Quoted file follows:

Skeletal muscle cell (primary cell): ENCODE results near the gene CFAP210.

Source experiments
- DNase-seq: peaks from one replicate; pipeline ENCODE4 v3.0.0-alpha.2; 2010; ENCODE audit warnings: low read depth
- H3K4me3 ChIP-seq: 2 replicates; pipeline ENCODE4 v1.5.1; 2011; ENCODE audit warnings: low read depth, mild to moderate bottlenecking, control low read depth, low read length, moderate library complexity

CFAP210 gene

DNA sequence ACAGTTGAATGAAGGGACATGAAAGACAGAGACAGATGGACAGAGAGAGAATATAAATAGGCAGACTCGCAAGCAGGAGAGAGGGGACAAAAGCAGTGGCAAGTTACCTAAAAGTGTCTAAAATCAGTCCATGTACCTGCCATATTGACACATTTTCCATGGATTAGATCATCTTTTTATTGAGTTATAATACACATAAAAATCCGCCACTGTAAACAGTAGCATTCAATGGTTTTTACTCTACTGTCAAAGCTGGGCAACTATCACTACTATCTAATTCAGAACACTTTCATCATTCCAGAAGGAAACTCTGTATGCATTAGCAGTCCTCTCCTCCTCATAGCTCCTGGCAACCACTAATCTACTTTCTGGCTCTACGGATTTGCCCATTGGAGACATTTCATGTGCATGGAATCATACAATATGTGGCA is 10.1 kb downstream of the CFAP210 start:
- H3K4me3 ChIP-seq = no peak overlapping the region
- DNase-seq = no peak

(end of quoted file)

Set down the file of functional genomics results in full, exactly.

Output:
Skeletal muscle cell (primary cell): ENCODE results near the gene CFAP210.

Source experiments
- DNase-seq: peaks from one replicate; pipeline ENCODE4 v3.0.0-alpha.2; 2010; ENCODE audit warnings: low read depth
- H3K4me3 ChIP-seq: 2 replicates; pipeline ENCODE4 v1.5.1; 2011; ENCODE audit warnings: low read depth, mild to moderate bottlenecking, control low read depth, low read length, moderate library complexity

CFAP210 gene

DNA sequence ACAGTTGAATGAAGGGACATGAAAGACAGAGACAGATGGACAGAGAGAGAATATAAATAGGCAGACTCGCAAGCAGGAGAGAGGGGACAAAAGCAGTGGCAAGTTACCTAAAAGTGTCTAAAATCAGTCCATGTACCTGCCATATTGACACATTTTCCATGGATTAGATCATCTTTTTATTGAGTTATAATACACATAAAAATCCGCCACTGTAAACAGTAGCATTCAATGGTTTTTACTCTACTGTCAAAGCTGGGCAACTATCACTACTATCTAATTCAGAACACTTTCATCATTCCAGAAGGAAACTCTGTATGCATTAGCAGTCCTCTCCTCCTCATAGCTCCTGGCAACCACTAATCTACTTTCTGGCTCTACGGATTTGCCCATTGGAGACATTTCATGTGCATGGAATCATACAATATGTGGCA is 10.1 kb downstream of the CFAP210 start:
- H3K4me3 ChIP-seq = no peak overlapping the region
- DNase-seq = no peak